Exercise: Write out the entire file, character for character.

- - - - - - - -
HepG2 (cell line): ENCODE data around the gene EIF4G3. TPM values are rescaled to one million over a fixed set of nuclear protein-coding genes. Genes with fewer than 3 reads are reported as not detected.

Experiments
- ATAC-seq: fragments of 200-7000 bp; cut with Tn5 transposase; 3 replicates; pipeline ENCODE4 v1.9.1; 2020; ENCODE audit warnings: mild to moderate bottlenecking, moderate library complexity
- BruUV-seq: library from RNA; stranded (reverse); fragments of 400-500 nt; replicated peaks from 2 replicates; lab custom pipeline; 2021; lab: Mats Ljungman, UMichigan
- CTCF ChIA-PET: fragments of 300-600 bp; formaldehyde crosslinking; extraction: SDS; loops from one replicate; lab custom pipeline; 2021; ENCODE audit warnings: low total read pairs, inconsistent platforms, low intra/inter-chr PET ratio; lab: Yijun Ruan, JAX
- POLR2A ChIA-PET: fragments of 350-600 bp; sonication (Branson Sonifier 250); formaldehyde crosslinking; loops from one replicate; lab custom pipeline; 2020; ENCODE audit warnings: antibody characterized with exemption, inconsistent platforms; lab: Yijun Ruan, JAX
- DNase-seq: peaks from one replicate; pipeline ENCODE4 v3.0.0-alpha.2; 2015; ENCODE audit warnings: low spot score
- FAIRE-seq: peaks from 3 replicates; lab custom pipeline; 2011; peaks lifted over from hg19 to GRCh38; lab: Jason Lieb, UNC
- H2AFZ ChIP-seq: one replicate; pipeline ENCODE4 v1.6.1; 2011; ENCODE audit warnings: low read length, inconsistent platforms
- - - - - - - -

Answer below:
HepG2 (cell line): ENCODE data around the gene EIF4G3. TPM values are rescaled to one million over a fixed set of nuclear protein-coding genes. Genes with fewer than 3 reads are reported as not detected.

Experiments
- ATAC-seq: fragments of 200-7000 bp; cut with Tn5 transposase; 3 replicates; pipeline ENCODE4 v1.9.1; 2020; ENCODE audit warnings: mild to moderate bottlenecking, moderate library complexity
- BruUV-seq: library from RNA; stranded (reverse); fragments of 400-500 nt; replicated peaks from 2 replicates; lab custom pipeline; 2021; lab: Mats Ljungman, UMichigan
- CTCF ChIA-PET: fragments of 300-600 bp; formaldehyde crosslinking; extraction: SDS; loops from one replicate; lab custom pipeline; 2021; ENCODE audit warnings: low total read pairs, inconsistent platforms, low intra/inter-chr PET ratio; lab: Yijun Ruan, JAX
- POLR2A ChIA-PET: fragments of 350-600 bp; sonication (Branson Sonifier 250); formaldehyde crosslinking; loops from one replicate; lab custom pipeline; 2020; ENCODE audit warnings: antibody characterized with exemption, inconsistent platforms; lab: Yijun Ruan, JAX
- DNase-seq: peaks from one replicate; pipeline ENCODE4 v3.0.0-alpha.2; 2015; ENCODE audit warnings: low spot score
- FAIRE-seq: peaks from 3 replicates; lab custom pipeline; 2011; peaks lifted over from hg19 to GRCh38; lab: Jason Lieb, UNC
- H2AFZ ChIP-seq: one replicate; pipeline ENCODE4 v1.6.1; 2011; ENCODE audit warnings: low read length, inconsistent platforms